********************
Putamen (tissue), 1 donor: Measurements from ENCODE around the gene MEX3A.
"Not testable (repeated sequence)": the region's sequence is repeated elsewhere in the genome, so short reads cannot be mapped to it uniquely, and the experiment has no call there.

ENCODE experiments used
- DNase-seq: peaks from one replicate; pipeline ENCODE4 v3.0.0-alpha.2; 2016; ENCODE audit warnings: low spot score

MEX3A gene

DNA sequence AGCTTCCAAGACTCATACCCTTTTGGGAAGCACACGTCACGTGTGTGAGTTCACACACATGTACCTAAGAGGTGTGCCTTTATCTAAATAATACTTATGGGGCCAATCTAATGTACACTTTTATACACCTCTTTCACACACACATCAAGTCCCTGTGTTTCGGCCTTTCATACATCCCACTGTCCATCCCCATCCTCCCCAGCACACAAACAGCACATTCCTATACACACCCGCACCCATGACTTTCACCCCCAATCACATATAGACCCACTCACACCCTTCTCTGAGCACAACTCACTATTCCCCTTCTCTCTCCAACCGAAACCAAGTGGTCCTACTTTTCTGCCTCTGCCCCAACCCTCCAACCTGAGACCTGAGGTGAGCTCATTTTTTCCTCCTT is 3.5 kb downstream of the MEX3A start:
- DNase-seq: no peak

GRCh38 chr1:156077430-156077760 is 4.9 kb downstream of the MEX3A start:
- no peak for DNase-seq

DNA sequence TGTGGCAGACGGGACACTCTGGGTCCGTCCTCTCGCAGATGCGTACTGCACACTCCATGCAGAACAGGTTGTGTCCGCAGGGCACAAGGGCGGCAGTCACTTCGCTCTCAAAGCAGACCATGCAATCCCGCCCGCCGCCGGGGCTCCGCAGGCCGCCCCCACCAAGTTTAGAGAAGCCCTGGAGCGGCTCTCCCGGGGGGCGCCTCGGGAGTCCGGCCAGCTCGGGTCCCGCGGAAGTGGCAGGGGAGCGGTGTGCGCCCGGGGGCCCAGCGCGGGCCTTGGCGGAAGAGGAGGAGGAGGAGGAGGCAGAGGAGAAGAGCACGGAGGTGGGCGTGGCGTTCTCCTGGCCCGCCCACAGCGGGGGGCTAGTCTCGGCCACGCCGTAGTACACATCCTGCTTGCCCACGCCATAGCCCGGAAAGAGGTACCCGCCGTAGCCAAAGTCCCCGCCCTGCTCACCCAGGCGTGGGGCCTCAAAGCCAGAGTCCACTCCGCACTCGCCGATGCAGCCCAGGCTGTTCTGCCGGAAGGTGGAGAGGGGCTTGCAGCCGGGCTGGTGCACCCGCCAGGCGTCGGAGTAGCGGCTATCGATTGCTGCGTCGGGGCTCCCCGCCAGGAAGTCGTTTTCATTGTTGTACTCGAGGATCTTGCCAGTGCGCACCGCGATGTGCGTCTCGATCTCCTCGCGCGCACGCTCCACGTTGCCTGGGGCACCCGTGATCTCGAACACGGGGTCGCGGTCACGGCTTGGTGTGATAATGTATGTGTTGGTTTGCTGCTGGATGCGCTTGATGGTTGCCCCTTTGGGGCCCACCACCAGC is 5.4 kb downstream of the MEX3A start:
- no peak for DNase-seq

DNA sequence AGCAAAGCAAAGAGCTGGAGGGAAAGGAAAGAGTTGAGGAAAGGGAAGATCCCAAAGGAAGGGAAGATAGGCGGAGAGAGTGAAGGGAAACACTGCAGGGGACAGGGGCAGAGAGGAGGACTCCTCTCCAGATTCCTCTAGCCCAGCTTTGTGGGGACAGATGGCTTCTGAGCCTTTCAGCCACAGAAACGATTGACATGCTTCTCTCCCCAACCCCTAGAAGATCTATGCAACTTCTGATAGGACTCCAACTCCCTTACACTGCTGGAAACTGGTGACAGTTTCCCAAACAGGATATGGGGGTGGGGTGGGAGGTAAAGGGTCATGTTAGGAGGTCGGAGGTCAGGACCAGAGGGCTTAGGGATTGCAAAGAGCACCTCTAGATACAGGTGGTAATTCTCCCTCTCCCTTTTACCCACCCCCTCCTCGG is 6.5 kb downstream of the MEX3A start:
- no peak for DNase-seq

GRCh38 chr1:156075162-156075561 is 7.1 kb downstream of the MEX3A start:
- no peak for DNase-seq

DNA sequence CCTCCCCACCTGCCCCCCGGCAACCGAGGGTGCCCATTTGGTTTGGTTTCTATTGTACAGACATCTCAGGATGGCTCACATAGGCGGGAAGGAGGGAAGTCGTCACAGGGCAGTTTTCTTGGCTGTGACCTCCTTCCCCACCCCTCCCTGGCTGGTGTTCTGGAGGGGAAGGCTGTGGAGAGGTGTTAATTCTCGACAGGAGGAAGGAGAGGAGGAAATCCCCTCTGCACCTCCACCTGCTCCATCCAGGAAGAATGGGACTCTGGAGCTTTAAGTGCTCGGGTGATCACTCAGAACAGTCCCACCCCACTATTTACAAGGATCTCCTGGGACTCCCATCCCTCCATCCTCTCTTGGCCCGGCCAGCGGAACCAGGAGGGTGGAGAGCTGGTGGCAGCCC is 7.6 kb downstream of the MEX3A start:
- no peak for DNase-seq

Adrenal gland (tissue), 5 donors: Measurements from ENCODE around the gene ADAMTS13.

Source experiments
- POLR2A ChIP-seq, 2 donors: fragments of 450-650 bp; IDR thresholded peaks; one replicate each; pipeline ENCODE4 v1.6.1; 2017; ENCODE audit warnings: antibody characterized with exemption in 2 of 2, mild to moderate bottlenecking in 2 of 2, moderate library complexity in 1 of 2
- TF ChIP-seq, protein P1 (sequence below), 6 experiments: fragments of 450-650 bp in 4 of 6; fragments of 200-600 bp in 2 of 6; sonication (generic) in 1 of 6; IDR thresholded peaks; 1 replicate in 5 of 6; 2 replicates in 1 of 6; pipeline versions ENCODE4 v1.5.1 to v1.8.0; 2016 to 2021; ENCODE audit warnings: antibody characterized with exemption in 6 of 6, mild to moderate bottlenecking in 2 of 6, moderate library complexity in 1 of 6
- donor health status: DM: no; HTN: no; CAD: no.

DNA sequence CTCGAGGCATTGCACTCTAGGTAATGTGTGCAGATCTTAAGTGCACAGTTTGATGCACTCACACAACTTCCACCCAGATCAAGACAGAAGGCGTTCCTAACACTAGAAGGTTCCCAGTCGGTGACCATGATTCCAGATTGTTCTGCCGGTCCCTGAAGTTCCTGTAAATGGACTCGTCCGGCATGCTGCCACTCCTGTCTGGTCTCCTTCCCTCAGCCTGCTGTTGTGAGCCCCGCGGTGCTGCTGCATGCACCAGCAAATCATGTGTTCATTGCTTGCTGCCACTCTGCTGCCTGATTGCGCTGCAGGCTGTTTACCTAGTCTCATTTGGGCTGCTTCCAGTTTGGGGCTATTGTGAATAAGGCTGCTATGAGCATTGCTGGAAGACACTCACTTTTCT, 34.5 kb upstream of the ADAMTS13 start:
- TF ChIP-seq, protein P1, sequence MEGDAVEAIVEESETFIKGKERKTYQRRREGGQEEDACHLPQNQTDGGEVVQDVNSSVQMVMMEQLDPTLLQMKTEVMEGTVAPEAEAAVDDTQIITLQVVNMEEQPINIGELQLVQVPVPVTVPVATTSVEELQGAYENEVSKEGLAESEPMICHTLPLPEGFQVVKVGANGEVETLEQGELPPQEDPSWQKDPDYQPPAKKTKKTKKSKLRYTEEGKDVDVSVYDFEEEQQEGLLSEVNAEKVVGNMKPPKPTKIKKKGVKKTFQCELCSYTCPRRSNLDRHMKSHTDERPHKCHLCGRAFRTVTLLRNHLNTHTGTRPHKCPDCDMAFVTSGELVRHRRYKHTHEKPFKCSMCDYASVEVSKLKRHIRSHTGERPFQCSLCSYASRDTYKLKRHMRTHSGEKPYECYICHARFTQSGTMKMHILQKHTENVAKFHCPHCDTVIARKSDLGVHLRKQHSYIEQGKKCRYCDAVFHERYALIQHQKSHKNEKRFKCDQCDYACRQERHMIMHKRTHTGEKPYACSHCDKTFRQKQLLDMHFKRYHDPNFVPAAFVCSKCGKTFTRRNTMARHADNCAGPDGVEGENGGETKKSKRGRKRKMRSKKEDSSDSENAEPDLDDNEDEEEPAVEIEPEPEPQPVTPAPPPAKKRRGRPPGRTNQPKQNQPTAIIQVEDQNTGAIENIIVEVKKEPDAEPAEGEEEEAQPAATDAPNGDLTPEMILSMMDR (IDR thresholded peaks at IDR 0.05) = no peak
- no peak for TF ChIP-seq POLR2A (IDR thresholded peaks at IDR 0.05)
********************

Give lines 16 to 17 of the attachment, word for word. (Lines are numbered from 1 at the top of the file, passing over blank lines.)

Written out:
DNA sequence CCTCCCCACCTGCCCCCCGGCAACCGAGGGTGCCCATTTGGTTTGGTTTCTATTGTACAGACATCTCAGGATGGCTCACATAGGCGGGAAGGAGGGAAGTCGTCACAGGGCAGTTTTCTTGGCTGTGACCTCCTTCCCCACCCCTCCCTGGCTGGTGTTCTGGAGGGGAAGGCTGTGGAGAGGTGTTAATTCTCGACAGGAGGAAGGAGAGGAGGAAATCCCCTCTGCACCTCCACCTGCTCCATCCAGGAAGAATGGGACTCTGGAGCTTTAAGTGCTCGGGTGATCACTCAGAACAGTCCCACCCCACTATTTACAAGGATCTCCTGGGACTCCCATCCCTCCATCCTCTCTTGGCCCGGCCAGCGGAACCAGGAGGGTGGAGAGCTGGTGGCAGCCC is 7.6 kb downstream of the MEX3A start:
- no peak for DNase-seq